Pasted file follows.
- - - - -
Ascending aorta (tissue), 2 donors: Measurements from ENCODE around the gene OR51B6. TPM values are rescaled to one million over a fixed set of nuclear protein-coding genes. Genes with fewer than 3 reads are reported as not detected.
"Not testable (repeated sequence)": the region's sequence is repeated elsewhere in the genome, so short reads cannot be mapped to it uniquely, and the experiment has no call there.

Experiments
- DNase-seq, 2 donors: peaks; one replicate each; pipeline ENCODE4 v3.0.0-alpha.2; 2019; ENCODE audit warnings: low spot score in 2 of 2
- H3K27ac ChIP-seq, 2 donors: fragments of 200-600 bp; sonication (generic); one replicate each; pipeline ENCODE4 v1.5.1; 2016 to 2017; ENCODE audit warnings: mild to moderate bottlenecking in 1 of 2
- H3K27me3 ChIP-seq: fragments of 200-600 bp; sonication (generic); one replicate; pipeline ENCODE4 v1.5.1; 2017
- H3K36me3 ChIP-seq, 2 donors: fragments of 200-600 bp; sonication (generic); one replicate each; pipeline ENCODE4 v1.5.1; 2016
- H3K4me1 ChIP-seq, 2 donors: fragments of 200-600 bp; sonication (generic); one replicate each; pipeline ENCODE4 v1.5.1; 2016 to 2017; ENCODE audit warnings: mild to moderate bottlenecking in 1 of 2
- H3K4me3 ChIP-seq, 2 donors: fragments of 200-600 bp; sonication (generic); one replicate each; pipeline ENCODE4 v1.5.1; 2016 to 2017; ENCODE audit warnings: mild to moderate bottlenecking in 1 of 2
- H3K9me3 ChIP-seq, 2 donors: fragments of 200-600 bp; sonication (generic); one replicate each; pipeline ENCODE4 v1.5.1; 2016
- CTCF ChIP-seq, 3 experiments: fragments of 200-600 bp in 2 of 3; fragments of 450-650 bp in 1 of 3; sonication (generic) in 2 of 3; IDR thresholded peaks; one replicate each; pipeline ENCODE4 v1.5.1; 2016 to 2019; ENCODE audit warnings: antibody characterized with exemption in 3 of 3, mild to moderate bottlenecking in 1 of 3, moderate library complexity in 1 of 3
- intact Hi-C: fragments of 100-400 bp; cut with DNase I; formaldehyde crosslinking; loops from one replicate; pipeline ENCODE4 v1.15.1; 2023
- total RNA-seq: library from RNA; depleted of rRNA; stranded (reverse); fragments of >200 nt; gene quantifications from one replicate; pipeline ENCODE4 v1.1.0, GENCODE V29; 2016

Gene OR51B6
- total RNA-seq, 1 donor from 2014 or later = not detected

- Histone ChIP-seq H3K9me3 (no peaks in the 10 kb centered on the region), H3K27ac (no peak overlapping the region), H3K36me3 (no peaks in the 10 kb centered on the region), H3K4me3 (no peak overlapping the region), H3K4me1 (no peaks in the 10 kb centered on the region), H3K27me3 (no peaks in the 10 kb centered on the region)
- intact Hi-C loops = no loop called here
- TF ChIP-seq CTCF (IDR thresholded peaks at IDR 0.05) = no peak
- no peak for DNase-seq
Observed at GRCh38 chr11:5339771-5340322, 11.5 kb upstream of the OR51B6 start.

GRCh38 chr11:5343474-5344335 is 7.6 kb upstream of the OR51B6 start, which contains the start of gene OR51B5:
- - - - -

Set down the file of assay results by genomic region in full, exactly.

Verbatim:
Ascending aorta (tissue), 2 donors: Measurements from ENCODE around the gene OR51B6. TPM values are rescaled to one million over a fixed set of nuclear protein-coding genes. Genes with fewer than 3 reads are reported as not detected.
"Not testable (repeated sequence)": the region's sequence is repeated elsewhere in the genome, so short reads cannot be mapped to it uniquely, and the experiment has no call there.

Experiments
- DNase-seq, 2 donors: peaks; one replicate each; pipeline ENCODE4 v3.0.0-alpha.2; 2019; ENCODE audit warnings: low spot score in 2 of 2
- H3K27ac ChIP-seq, 2 donors: fragments of 200-600 bp; sonication (generic); one replicate each; pipeline ENCODE4 v1.5.1; 2016 to 2017; ENCODE audit warnings: mild to moderate bottlenecking in 1 of 2
- H3K27me3 ChIP-seq: fragments of 200-600 bp; sonication (generic); one replicate; pipeline ENCODE4 v1.5.1; 2017
- H3K36me3 ChIP-seq, 2 donors: fragments of 200-600 bp; sonication (generic); one replicate each; pipeline ENCODE4 v1.5.1; 2016
- H3K4me1 ChIP-seq, 2 donors: fragments of 200-600 bp; sonication (generic); one replicate each; pipeline ENCODE4 v1.5.1; 2016 to 2017; ENCODE audit warnings: mild to moderate bottlenecking in 1 of 2
- H3K4me3 ChIP-seq, 2 donors: fragments of 200-600 bp; sonication (generic); one replicate each; pipeline ENCODE4 v1.5.1; 2016 to 2017; ENCODE audit warnings: mild to moderate bottlenecking in 1 of 2
- H3K9me3 ChIP-seq, 2 donors: fragments of 200-600 bp; sonication (generic); one replicate each; pipeline ENCODE4 v1.5.1; 2016
- CTCF ChIP-seq, 3 experiments: fragments of 200-600 bp in 2 of 3; fragments of 450-650 bp in 1 of 3; sonication (generic) in 2 of 3; IDR thresholded peaks; one replicate each; pipeline ENCODE4 v1.5.1; 2016 to 2019; ENCODE audit warnings: antibody characterized with exemption in 3 of 3, mild to moderate bottlenecking in 1 of 3, moderate library complexity in 1 of 3
- intact Hi-C: fragments of 100-400 bp; cut with DNase I; formaldehyde crosslinking; loops from one replicate; pipeline ENCODE4 v1.15.1; 2023
- total RNA-seq: library from RNA; depleted of rRNA; stranded (reverse); fragments of >200 nt; gene quantifications from one replicate; pipeline ENCODE4 v1.1.0, GENCODE V29; 2016

Gene OR51B6
- total RNA-seq, 1 donor from 2014 or later = not detected

- Histone ChIP-seq H3K9me3 (no peaks in the 10 kb centered on the region), H3K27ac (no peak overlapping the region), H3K36me3 (no peaks in the 10 kb centered on the region), H3K4me3 (no peak overlapping the region), H3K4me1 (no peaks in the 10 kb centered on the region), H3K27me3 (no peaks in the 10 kb centered on the region)
- intact Hi-C loops = no loop called here
- TF ChIP-seq CTCF (IDR thresholded peaks at IDR 0.05) = no peak
- no peak for DNase-seq
Observed at GRCh38 chr11:5339771-5340322, 11.5 kb upstream of the OR51B6 start.

GRCh38 chr11:5343474-5344335 is 7.6 kb upstream of the OR51B6 start, which contains the start of gene OR51B5: